Review Roundup: CABARET AT THE KIT KAT CLUB Opens on Broadway Chris Jones, New York Daily News: You may look at all this differently. But I have to say that selling a dinner “upgrade” to the “Pineapple Room” offends me. That fruit is what Herr Schultz offers to his love, prior to being shipped off to a concentration camp, or so the show strongly implies, given that he is already in the Nazis’ sights. In this show, fruit is a symbol of generosity and love in a world of horrors. It’s not a flavor of costly cocktail nor a high-end status symbol. How gross.

Review Roundup: CABARET AT THE KIT KAT CLUB Opens on Broadway Kobi Kassal, Theatrely: Where I’m fascinated is that spark the production seems to have found over here in the States. I can’t necessarily pinpoint what particlualy changed but the world Frecknall has created now works for me. The team has produced a stunning feat the likes of which Broadway has not experienced in a while. If London is any indication, we are in for a long healthy run with exciting new stars every few months, and I look forward to experiencing the wonderment of the Kit Kat Club again and again.

Review Roundup: CABARET AT THE KIT KAT CLUB Opens on Broadway Amelia Merrill, New York Theatre Guide: Kander and Ebb's Cabaret is a much-loved and -revived property such that its twists may not be secrets anymore. Despite the stellar Gayle Rankin’s best efforts to inject the latest revival with a sense of urgency as star performer Sally Bowles, director Rebecca Frecknall’s production, now on Broadway after winning multiple awards in London, stays stagnant. This is not due to the excellent company of dancers at the Kit Kat Club (into which the August Wilson Theatre has been remodeled), but to a disconnect between the production’s design and its book by the late Joe Masteroff.

Review Roundup: CABARET AT THE KIT KAT CLUB Opens on Broadway Frank Scheck, New York Stage Review: As for the show itself (I know, it almost seems like an afterthought), it has been given an undeniably powerful if somewhat imperfect staging. Among its chief strengths are its lead performances, or at least most of them, with Eddie Redmayne repeating his Olivier Award-winning performance (at least through early September) as the leering Emcee. He’s not quite as menacing as Alan Cumming in the Mendes production, at times seeming fragile and almost adorable. But the actor is certainly mesmerizing, using his angular physicality and androgynous looks to tremendous effect and employing his natural charisma to such a degree that you can’t take your eyes off him. During many dramatic scenes involving the other characters he silently lurks at the edge of the stage, doing nothing but making it seem like everything.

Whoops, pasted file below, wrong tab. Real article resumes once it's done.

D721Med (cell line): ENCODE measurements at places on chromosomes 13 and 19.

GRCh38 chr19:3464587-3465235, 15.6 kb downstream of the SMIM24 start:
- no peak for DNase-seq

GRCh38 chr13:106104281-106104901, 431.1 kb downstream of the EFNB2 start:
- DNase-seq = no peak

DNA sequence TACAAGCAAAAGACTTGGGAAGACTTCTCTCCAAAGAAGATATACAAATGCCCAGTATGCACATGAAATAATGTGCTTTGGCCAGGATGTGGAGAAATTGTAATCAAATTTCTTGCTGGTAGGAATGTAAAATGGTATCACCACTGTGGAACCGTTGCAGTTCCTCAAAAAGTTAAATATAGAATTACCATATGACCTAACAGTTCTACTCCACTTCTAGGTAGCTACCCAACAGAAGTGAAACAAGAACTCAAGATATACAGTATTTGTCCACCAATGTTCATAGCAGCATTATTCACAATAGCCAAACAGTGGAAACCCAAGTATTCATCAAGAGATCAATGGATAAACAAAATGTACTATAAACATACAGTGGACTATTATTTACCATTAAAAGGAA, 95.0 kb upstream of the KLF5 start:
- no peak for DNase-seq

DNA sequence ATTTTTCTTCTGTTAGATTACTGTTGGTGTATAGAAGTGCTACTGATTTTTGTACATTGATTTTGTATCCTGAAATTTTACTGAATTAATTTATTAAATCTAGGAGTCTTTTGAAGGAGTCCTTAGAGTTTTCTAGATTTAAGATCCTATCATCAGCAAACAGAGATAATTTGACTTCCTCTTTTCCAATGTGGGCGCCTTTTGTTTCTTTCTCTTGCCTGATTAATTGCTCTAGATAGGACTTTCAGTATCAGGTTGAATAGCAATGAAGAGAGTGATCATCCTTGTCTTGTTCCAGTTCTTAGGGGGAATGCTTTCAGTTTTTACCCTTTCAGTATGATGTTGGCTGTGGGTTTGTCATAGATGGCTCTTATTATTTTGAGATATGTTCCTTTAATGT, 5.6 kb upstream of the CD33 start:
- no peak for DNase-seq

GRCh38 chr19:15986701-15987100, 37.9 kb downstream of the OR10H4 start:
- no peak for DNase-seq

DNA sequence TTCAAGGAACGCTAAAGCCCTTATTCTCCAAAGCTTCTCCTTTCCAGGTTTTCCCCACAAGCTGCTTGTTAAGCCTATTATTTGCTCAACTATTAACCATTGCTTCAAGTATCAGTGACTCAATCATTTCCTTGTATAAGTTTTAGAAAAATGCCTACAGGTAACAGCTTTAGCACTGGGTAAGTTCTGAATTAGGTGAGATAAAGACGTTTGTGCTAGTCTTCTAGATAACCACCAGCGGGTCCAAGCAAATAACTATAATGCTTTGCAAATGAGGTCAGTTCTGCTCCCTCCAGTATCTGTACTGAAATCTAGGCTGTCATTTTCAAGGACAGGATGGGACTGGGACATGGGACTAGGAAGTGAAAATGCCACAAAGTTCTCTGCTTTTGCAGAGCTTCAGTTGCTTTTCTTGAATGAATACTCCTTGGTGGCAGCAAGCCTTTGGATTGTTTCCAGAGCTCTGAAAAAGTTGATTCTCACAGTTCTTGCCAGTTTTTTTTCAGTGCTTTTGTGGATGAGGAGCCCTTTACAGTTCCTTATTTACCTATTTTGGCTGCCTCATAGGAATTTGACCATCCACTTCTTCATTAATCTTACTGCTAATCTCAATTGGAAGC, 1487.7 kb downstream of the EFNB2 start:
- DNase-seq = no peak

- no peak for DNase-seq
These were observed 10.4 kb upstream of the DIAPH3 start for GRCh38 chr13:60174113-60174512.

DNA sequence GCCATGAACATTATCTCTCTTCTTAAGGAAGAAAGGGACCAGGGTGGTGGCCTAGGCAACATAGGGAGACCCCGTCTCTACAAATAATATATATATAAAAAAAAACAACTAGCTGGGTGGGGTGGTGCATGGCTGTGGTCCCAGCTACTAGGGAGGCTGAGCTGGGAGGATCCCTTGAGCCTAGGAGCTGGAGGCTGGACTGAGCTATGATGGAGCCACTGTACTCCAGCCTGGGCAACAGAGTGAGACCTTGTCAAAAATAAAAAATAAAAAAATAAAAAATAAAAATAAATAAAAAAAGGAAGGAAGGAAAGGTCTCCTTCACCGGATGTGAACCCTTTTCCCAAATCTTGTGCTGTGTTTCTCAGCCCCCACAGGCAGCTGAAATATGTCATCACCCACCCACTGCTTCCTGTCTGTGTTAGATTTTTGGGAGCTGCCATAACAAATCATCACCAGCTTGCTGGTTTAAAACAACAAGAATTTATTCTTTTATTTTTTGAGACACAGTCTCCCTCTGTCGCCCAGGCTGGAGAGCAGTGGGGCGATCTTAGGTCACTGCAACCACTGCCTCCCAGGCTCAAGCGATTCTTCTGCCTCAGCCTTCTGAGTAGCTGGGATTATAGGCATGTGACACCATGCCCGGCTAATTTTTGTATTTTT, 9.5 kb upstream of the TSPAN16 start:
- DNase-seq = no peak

Review Roundup: CABARET AT THE KIT KAT CLUB Opens on Broadway Melissa Rose Bernardo, New York Stage Review: But Frecknall smartly blurs the lines. All we’re really sure of is that we’re in Weimar-era Berlin. When the Emcee sings the echoey, haunting Aryan anthem “Tomorrow Belongs to Me,” he’s wandering through some kind of dreamland populated by wooden doll-size white men. In “Maybe This Time,” while Sally imagines another life for herself—“Not a loser anymore/ Like the last time and the time before,” she sings—she’s technically in Cliff’s room, but she’s also in some other liminal space. (The self-searching songs, “Maybe This Time” and “Cabaret,” are Rankin’s most powerful numbers.) At the end of “What Would You Do?,” Fraulein Schneider is singing atop a platform in the middle of the stage. The lamps on the tables are lit—like we’re in the club watching a performance, not the devastation of a woman who’s just traded her happiness to guarantee her survival.

Review Roundup: CABARET AT THE KIT KAT CLUB Opens on Broadway Tim Teeman, The Daily Beast: This production wants you to have immense fun, and to never forget the well-known horrors just over its horizon—the relationship between Fraulein Schneider and Herr Schultz is imperiled by Nazism’s charge, a smashed window is stunningly conveyed by petals of falling paper. It also wants you to get, well, liquored up. Just what kind of night does Cabaret on Broadway intend you have? Glug pricey drinks and nibble on charcuterie and dwell on the effects of fascism, bigotry, and violence that Cabaret animates? The night this critic attended, an unruly person, likely inebriated, was thrown out for reaching at Redmayne.